Put knowledge management to use

The ICH quality-trio also incorporates the concept of knowledge management, an idea that has been the topic of many industry forums and conferences during the past several months. Information can be used to a drug manufacturer's benefit, according to experts. "Companies collect data, track and trend deviations and complaints, and monitor CAPAs, but in many cases, that's all that's done," says Parexel's O'Hara. Taking these data and actually analyzing them can yield valuable information. For example, a company might group deviations into similar problem types and root causes and use that grouping to determine whether a deviation is occurring in the same department, during the same shift, or when using a certain piece of equipment or certain part of the process, she explains.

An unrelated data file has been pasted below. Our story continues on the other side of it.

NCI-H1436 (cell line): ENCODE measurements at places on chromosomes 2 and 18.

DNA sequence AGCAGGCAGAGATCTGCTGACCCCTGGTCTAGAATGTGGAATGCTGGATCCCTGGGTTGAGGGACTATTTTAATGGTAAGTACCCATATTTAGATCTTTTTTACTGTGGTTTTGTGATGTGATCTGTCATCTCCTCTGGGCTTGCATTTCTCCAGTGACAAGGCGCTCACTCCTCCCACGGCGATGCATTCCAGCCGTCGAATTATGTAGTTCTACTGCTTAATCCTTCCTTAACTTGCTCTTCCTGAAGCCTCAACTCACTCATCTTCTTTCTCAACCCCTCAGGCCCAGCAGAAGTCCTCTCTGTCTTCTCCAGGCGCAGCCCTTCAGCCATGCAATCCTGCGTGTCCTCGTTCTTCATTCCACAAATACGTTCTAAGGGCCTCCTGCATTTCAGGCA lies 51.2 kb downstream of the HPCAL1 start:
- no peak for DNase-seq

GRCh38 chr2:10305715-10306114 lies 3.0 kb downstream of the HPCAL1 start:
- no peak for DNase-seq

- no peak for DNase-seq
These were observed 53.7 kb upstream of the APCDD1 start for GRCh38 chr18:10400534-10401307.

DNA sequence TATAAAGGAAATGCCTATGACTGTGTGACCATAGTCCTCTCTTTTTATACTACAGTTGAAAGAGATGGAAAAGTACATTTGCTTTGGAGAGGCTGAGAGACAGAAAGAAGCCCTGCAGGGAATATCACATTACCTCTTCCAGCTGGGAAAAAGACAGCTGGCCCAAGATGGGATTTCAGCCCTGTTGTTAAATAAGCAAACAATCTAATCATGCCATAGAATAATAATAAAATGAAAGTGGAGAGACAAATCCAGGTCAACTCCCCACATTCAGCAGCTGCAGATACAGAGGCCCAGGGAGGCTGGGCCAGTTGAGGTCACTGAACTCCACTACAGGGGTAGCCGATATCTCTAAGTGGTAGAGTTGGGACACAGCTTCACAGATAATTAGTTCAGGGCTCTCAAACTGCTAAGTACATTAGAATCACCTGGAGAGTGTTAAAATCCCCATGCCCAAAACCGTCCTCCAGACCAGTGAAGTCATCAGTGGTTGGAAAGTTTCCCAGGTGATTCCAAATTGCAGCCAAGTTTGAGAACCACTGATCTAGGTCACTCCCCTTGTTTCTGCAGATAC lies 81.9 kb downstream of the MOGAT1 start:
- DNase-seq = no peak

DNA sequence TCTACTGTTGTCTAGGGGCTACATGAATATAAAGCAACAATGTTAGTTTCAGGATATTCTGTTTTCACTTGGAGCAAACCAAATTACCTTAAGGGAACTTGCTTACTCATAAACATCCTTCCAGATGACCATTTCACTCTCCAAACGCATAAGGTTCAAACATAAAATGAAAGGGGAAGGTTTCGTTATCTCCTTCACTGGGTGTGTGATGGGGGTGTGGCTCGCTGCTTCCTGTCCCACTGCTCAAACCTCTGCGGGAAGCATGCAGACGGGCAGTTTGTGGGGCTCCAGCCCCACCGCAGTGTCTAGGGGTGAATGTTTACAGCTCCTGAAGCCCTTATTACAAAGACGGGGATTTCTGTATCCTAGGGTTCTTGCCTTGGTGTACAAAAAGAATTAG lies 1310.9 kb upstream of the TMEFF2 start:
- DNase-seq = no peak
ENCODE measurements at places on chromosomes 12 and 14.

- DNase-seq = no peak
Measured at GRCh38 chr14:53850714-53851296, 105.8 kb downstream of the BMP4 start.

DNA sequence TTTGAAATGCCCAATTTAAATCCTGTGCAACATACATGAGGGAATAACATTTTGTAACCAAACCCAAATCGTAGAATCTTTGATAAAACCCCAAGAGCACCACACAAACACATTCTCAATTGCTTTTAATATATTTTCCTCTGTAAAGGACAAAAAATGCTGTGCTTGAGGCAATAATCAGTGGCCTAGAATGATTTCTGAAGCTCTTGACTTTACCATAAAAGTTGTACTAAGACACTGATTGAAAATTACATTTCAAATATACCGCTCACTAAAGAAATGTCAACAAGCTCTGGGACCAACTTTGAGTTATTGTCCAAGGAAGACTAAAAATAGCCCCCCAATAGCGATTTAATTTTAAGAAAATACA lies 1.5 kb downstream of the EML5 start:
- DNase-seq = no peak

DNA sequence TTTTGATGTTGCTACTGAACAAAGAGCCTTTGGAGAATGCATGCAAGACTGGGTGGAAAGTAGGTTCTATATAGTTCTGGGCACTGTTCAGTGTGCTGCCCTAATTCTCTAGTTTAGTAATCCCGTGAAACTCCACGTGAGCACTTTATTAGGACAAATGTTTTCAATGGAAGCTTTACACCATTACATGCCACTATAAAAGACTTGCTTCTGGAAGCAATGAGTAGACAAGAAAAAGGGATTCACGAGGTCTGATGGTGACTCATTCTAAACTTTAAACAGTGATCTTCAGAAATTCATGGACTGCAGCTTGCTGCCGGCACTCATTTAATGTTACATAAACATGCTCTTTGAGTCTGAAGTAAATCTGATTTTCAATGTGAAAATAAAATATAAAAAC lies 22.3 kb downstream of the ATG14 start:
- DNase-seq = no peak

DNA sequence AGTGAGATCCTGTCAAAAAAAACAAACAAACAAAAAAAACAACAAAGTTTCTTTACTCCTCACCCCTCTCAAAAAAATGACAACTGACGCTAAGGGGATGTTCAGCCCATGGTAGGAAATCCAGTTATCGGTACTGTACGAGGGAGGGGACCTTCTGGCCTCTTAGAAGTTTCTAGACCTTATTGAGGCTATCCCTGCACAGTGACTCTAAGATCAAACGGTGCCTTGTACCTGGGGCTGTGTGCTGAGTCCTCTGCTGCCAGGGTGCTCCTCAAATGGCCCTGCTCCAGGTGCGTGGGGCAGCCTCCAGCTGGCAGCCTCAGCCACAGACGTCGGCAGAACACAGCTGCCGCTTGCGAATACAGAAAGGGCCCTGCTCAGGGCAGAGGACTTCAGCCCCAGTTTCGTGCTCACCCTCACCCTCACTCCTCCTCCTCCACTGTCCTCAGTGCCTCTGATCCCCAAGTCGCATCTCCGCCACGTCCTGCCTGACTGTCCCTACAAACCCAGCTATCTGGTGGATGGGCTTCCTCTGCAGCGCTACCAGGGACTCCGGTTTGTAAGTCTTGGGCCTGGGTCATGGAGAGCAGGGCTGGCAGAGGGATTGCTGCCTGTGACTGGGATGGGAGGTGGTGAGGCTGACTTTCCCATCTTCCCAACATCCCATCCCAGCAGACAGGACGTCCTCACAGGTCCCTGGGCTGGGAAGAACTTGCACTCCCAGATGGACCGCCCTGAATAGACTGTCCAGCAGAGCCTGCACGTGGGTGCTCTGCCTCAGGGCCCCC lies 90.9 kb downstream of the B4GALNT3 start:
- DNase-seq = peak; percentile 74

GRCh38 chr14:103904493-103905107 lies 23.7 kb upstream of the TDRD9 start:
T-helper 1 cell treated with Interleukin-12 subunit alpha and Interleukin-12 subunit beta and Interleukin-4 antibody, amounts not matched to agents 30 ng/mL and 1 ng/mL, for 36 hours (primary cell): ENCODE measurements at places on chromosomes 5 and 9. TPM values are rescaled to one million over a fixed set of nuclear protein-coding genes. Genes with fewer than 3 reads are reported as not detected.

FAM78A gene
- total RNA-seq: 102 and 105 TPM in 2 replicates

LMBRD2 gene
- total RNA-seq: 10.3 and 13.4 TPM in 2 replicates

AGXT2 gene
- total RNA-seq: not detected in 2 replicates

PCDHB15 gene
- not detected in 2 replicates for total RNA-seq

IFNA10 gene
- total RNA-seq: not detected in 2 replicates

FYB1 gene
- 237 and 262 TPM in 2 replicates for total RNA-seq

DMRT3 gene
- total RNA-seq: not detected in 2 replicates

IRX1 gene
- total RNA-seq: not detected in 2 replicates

In the case of a recall
"Applying the knowledge gained from analyzing the data helps in anticipating issues or potential issues, recognizing opportunities for improvements to processes and products, reducing rework and generating efficiencies," says O'Hara. "Individually, this is hard to see, but once data is tracked and trended as well as reviewed collectively, this is invaluable." (See sidebar, "In the case of recall," for information on how knowledge management can be useful in the case of recalls.)

In day-to-day manufacturing, an automated CAPA process can be interfaced with a knowledge management repository to maximize access to the data and minimize the need for re-entering data into multiple systems, recommends Pfizer's Kentrup. "A well-integrated CAPA system can be invaluable with regard to overall product-knowledge management by providing access to information regarding the issues that have been addressed in one central repository or via a single link."